Mental illness ‘is not a problem that we can arrest ourselves out of’


JUDY WOODRUFF: Last week, our Brief But Spectacular
segment focused on mental health from the perspective of a parent whose son was failed
by legal and mental health systems in Washington state. Tonight, we hear from the warden of Metro
County Jail in Mobile, Alabama, to get his take on how the mental health crisis affects
his operation. TREY OLIVER, Warden, Metro County Jail: With
our tongue in our cheek, we look at inmates sometimes and say, listen, life here is not
great. This is not a resort, it’s not a hotel, it’s
not a retreat, it’s not Burger King. You don’t get it your way, and we do not want
you to come back. So, we preface everything by saying, this
is less-than-ideal situations. The difference between a prison and a jail
is, essentially, in a prison, you are serving out your sentence that a judge has handed
down. For the most part, our population is here
awaiting to go to trial. The average stay for an inmate here at Metro
Jail would be about 17 days. Now, that is misleading when you first consider
it, because we have inmates that literally have been here for four-and-a-half years awaiting
to go to trials. And, typically, that would be facing a murder
trial. Working in any jail this size is a very hostile
work environment, sometimes worse than a prison, because, in a prison, the inmates are settled. We have court appearances, visitation, church
services. So there’s a lot of activity. This facility was originally designed for
less than 1,200 inmates. However, on a daily basis, we will have way
over 1,500. Sometimes, we will have four or five, six
and seven inmates in a cell designed for two people. We see inmates return on a very regular basis. Recidivism is probably around 50 to 60 percent. I try to, at least on a weekly basis, just
walk through the jail. They want my time, they want my attention,
and they will flag me down and ask me questions. MAN: We’re fighting five men to a cell around
here. Toilet is messed up. TREY OLIVER: Well, some places got seven men
to a cell. MAN: Yes, sir. Absolutely. TREY OLIVER: Consider yourself lucky. Obviously, in a hostile work environment like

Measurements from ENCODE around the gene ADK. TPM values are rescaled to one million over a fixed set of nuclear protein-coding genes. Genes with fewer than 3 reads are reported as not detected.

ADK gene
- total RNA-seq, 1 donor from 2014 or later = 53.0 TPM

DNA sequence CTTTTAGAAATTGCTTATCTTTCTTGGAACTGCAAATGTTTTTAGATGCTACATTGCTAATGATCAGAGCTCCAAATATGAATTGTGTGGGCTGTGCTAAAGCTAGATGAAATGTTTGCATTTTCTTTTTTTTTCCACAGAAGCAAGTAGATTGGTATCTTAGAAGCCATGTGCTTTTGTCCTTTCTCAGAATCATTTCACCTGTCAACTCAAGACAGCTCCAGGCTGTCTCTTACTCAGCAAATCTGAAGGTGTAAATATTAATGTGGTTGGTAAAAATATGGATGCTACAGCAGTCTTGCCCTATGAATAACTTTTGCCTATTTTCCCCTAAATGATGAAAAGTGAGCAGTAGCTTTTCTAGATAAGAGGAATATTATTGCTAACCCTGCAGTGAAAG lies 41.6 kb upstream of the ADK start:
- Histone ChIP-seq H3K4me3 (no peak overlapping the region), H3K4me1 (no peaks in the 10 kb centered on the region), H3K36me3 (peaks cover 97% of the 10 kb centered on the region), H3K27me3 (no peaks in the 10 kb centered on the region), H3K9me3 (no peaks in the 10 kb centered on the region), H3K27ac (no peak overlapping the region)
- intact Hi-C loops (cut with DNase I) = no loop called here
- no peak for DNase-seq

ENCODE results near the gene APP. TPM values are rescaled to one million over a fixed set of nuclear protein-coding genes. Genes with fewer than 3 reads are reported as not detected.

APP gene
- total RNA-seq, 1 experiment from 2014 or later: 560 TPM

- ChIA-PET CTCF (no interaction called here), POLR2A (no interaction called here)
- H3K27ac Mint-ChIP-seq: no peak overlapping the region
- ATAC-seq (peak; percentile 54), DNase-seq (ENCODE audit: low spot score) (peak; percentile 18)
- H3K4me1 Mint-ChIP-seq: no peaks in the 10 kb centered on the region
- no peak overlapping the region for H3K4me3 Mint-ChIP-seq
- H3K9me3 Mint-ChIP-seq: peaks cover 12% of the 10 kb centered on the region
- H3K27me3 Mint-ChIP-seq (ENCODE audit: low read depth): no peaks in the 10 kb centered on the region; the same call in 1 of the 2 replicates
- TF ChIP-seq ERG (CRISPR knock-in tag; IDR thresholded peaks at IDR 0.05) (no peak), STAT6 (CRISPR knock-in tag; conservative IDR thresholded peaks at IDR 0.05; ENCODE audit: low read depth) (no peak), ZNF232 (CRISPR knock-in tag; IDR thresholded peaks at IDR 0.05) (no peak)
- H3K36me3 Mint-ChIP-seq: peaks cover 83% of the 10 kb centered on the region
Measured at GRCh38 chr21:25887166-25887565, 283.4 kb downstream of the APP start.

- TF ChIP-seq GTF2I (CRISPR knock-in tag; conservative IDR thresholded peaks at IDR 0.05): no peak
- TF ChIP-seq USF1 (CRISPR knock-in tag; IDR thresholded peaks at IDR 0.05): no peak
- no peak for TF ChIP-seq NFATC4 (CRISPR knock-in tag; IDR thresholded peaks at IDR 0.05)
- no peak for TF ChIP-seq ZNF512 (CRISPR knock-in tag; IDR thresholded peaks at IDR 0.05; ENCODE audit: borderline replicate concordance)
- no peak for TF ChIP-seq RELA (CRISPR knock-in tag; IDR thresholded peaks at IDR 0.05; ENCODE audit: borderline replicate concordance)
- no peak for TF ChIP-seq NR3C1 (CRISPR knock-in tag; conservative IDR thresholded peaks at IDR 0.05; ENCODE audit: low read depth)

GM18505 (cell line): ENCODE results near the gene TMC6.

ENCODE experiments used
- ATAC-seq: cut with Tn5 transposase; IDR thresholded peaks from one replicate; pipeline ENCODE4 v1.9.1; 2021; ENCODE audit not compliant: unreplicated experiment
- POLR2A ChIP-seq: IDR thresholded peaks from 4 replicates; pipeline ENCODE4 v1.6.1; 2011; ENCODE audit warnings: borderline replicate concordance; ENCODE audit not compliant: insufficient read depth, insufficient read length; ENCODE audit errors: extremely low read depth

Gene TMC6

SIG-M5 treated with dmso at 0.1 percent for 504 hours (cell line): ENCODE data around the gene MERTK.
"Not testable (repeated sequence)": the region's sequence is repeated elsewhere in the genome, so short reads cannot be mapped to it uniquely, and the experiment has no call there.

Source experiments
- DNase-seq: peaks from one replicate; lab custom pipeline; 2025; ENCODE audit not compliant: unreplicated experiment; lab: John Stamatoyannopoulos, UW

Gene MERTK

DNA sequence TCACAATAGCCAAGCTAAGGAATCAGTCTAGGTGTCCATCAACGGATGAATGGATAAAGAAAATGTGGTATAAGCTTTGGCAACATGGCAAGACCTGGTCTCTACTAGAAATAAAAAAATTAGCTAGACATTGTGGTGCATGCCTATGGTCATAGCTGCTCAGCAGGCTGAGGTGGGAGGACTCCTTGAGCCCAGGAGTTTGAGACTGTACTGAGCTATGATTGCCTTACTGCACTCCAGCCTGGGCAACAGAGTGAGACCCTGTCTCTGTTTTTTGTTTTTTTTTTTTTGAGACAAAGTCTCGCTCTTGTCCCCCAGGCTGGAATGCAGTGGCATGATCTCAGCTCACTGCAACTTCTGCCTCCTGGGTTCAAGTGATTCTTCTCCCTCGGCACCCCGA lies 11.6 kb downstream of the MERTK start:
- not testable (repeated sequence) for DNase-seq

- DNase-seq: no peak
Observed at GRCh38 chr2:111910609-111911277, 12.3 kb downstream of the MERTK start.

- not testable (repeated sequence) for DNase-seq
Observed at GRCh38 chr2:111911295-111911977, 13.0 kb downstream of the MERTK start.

this, we don’t have people knocking down our door to work for us. So we always are short-staffed. And, sometimes, you’re looking at one floor
officer will be responsible for anywhere from 150 to 300 individuals. The mentally ill poses a number of problems
for us. We feel very strongly that anyone suffering
from a serious mental illness shouldn’t be in a county jail. However, that happens on a regular basis. Because the state hospital is so backed up,
there’s no place for these people to go. When Alabama closed our only regional hospital,
we saw an immediate doubling of our mental health population. We will see the same mentally ill person arrested
for the same charge in the same location by the same police officer three, four and five
times. This is not a problem that we can arrest ourselves
out of. They need to be in a facility to where they
can receive around-the-clock care. Whoever was behind the closing of the mental
health hospitals, if they thought that was a good idea, I challenge them on that. They were concerned at the time that the mentally
ill were being warehoused in these hospitals. Well, I got news for everybody. The mentally ill are now being warehoused
in county jails across this country. My name is Trey Oliver, and this is my Brief
But Spectacular take on life here at Metro Jail in Mobile, Alabama. JUDY WOODRUFF: And we thank you for that perspective. Tonight’s Brief But Spectacular was produced
in collaboration with Jason Johnson. He’s a reporter for Lagniappe. That’s a weekly paper in Mobile, Alabama. You can find a special episode with Johnson
on our Web site at PBS.org/NewsHour/Brief.

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